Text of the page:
Hi Senior RN,

I can understand your own personal situations with "a raving manic or an aggressive psychotic" are obviously different from my experiences as an inpatient in hospital. My own personal complaint comes from a nurse who almost broke my wrist in a locked ward - other patients (who were NOT psychotic I might ad) witnessed it. The doctors report also documented the condition of my wrist after having to be transferred to another hospital to have it x-rayed.. I fought for 2 years going to numerous agencies including The Mental Health Law Centre, the Police and The Chief Psychiatrist, to have this nurse's surname released to the Nurses Board of WA so that they could at least do a hearing. But, because of privacy laws governing WA, this never happened. I gave up after 2 years - the nurse still works at the same hospital doing night shift. I'm sure you get to see people who have delusional psychosis and aggressive patients, but from my time in hospital my experience was that most of the inpatients had depression, bipolar, schizophrenia and PDs - amoung these there were very few people who intentionally tried to cause problems (and this was on a locked ward). I find it hard to believe your comment about complaints against nurses, especially seeing as, in WA, all complaints have to go through the nurse's board.... and the nurses board WILL NOT look into a complaint unless the surname of the nurse is handed to them! WA also has the privacy law where a nurses surname will only be given out to the police if the patient dies (I guess then they wont be complaining after all).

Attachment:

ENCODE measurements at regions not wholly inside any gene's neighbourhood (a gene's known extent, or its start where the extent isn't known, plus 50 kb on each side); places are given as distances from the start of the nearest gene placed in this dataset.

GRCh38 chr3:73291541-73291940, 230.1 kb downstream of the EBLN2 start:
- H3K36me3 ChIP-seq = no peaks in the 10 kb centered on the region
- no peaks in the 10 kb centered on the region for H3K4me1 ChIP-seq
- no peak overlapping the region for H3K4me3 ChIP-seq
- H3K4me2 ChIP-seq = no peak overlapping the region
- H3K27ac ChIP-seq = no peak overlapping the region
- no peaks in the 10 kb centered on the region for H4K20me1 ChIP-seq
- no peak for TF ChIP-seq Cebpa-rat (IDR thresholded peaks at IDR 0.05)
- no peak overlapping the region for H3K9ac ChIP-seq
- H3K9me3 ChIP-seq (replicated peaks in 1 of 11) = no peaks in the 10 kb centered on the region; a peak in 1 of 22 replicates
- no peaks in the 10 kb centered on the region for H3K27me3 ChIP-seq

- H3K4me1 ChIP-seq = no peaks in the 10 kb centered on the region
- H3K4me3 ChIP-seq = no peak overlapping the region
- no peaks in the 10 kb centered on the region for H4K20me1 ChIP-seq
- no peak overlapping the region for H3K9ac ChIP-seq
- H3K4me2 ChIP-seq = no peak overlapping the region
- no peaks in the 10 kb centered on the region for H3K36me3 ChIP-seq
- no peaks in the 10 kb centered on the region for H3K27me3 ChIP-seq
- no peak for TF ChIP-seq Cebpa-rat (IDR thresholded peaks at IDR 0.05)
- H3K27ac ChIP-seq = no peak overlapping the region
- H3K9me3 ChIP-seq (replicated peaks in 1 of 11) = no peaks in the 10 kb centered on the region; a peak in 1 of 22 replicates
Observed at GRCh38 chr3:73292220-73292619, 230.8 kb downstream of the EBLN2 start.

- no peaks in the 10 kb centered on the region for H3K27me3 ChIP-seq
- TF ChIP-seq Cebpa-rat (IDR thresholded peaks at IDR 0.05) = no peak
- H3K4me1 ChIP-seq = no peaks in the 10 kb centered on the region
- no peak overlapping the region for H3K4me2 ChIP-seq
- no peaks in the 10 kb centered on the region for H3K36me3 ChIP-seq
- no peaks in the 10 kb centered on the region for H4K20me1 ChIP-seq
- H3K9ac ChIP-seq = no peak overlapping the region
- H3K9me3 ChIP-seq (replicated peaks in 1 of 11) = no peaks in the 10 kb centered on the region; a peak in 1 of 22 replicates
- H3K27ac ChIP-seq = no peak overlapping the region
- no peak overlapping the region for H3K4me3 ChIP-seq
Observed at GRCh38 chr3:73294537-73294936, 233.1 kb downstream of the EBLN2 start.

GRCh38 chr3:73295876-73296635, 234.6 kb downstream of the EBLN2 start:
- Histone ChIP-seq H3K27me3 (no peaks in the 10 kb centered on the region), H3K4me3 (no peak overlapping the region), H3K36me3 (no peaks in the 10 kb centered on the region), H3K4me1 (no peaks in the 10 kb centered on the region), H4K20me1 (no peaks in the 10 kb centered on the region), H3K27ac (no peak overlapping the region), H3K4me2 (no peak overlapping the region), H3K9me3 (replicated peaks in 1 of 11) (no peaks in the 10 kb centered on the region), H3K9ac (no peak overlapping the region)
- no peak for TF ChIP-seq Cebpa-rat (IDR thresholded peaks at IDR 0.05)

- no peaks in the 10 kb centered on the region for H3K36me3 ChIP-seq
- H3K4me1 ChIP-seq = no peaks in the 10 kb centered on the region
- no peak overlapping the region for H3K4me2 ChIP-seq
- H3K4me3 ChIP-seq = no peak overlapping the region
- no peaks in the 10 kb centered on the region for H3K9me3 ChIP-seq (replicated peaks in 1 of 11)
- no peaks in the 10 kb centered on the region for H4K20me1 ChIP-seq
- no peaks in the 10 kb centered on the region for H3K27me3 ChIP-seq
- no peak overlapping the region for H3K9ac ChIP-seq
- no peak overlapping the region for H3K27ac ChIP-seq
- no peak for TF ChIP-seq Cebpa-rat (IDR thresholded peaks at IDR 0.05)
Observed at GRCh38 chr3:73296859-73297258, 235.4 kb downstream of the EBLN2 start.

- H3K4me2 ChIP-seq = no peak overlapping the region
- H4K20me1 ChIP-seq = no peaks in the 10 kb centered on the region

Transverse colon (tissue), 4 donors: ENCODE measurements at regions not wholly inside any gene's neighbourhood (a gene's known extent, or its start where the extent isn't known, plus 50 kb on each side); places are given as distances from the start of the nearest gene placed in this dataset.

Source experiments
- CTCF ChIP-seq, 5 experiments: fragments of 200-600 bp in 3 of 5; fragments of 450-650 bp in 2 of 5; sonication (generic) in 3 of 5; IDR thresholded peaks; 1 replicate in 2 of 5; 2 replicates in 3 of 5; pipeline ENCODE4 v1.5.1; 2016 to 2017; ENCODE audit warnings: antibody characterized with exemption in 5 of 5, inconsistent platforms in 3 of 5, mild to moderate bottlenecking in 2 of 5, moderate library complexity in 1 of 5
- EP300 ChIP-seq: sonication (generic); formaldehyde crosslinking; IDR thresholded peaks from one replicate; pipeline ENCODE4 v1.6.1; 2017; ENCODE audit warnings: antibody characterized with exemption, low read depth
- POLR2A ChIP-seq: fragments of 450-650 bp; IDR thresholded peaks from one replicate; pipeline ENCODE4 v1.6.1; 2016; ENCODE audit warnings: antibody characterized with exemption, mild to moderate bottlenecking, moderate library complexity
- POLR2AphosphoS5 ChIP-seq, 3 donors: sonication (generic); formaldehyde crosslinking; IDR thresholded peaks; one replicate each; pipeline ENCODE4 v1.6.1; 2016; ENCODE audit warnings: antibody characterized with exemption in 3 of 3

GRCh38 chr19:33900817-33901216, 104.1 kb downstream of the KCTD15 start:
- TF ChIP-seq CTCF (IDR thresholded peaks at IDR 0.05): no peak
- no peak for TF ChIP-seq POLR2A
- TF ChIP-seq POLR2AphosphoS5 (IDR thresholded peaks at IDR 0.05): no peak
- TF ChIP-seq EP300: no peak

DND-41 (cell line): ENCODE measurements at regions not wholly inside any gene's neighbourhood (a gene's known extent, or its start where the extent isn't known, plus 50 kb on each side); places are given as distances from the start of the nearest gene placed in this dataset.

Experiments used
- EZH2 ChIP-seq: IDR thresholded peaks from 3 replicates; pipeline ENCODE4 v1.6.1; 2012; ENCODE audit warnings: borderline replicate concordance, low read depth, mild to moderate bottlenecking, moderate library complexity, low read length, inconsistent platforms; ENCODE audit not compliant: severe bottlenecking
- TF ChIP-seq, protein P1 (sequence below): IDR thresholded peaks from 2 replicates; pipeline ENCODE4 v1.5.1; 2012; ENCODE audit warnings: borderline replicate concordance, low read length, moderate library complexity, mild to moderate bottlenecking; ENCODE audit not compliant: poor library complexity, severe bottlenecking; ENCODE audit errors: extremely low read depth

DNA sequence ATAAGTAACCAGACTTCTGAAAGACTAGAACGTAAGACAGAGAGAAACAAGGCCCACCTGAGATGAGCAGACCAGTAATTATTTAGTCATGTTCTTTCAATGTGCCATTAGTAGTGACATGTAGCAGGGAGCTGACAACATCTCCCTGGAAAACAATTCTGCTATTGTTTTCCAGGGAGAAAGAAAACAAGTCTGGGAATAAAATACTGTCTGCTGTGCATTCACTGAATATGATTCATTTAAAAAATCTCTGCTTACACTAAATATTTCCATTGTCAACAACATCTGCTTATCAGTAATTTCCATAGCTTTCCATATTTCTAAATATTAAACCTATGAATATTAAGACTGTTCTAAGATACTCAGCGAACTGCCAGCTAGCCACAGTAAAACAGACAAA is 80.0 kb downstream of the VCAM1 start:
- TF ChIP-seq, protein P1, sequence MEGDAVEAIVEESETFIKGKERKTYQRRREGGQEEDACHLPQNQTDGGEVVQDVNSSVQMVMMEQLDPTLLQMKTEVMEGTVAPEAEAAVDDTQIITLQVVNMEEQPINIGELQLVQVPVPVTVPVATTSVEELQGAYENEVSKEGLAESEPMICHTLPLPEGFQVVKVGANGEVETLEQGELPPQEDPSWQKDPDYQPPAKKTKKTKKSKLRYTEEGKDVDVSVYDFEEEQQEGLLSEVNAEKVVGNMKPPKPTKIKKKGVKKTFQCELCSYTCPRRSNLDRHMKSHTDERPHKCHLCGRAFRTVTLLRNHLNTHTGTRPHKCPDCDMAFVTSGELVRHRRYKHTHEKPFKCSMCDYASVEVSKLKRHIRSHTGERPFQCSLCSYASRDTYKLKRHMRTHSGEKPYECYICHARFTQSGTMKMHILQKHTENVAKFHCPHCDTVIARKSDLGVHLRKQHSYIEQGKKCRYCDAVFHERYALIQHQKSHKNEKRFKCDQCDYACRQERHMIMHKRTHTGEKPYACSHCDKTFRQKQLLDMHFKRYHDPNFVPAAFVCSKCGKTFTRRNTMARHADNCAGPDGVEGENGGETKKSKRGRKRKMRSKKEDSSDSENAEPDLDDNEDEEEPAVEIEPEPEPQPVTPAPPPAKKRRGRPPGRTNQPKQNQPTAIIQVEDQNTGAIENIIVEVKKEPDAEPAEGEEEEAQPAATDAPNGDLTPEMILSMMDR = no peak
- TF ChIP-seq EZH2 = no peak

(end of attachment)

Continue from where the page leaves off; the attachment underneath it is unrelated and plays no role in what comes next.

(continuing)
marizandres

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Aug 19, 2010, 02:02 pm

Psychiatry is not scary or even a bit. It somehow gives you a bit of perspective of different personalities and how to deal with them. Working in a psych ward is actually fulfilling especially when you're able to connect and understand and touch lives. You can in fact learn something from the patients.

psychoRN

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Oct 09, 2012, 08:54 am

Psychiatry is "scary" because a lot of people, perhaps the majority, do not want to be exposed to themes and incidents that psych nurses deal with on a daily basis. Many people find concepts such as suicide, self harm, sexual abuse and rape, addiction etc, quite confronting - and understandably so. As psych nurses, we are trained to deal with such issues, and our knowledge and training, combined with an interest in psychiatry and a desire to work in the field empower us to handle the challenging aspects.